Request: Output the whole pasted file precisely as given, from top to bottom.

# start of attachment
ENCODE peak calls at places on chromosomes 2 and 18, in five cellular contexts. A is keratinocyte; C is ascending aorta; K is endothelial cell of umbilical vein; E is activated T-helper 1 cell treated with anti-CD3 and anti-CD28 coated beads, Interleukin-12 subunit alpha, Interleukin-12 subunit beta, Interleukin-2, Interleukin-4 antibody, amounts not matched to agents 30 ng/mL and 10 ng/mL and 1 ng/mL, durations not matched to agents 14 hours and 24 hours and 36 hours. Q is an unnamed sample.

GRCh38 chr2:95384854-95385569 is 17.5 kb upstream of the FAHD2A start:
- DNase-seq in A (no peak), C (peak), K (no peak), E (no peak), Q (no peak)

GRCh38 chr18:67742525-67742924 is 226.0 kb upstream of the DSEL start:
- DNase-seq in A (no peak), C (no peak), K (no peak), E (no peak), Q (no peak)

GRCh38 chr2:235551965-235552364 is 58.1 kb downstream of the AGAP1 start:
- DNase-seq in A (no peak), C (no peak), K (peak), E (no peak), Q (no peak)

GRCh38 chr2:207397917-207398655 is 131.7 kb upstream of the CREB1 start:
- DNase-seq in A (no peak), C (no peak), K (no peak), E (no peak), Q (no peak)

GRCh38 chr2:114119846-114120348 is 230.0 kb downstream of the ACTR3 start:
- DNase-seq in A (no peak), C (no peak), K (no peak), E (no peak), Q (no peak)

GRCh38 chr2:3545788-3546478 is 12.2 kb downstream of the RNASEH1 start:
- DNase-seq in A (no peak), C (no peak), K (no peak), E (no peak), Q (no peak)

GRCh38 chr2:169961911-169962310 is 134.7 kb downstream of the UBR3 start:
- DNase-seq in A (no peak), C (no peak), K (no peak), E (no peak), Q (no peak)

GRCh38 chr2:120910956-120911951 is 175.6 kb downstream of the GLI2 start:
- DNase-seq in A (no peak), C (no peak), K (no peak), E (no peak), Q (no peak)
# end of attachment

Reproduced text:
ENCODE peak calls at places on chromosomes 2 and 18, in five cellular contexts. A is keratinocyte; C is ascending aorta; K is endothelial cell of umbilical vein; E is activated T-helper 1 cell treated with anti-CD3 and anti-CD28 coated beads, Interleukin-12 subunit alpha, Interleukin-12 subunit beta, Interleukin-2, Interleukin-4 antibody, amounts not matched to agents 30 ng/mL and 10 ng/mL and 1 ng/mL, durations not matched to agents 14 hours and 24 hours and 36 hours. Q is an unnamed sample.

GRCh38 chr2:95384854-95385569 is 17.5 kb upstream of the FAHD2A start:
- DNase-seq in A (no peak), C (peak), K (no peak), E (no peak), Q (no peak)

GRCh38 chr18:67742525-67742924 is 226.0 kb upstream of the DSEL start:
- DNase-seq in A (no peak), C (no peak), K (no peak), E (no peak), Q (no peak)

GRCh38 chr2:235551965-235552364 is 58.1 kb downstream of the AGAP1 start:
- DNase-seq in A (no peak), C (no peak), K (peak), E (no peak), Q (no peak)

GRCh38 chr2:207397917-207398655 is 131.7 kb upstream of the CREB1 start:
- DNase-seq in A (no peak), C (no peak), K (no peak), E (no peak), Q (no peak)

GRCh38 chr2:114119846-114120348 is 230.0 kb downstream of the ACTR3 start:
- DNase-seq in A (no peak), C (no peak), K (no peak), E (no peak), Q (no peak)

GRCh38 chr2:3545788-3546478 is 12.2 kb downstream of the RNASEH1 start:
- DNase-seq in A (no peak), C (no peak), K (no peak), E (no peak), Q (no peak)

GRCh38 chr2:169961911-169962310 is 134.7 kb downstream of the UBR3 start:
- DNase-seq in A (no peak), C (no peak), K (no peak), E (no peak), Q (no peak)

GRCh38 chr2:120910956-120911951 is 175.6 kb downstream of the GLI2 start:
- DNase-seq in A (no peak), C (no peak), K (no peak), E (no peak), Q (no peak)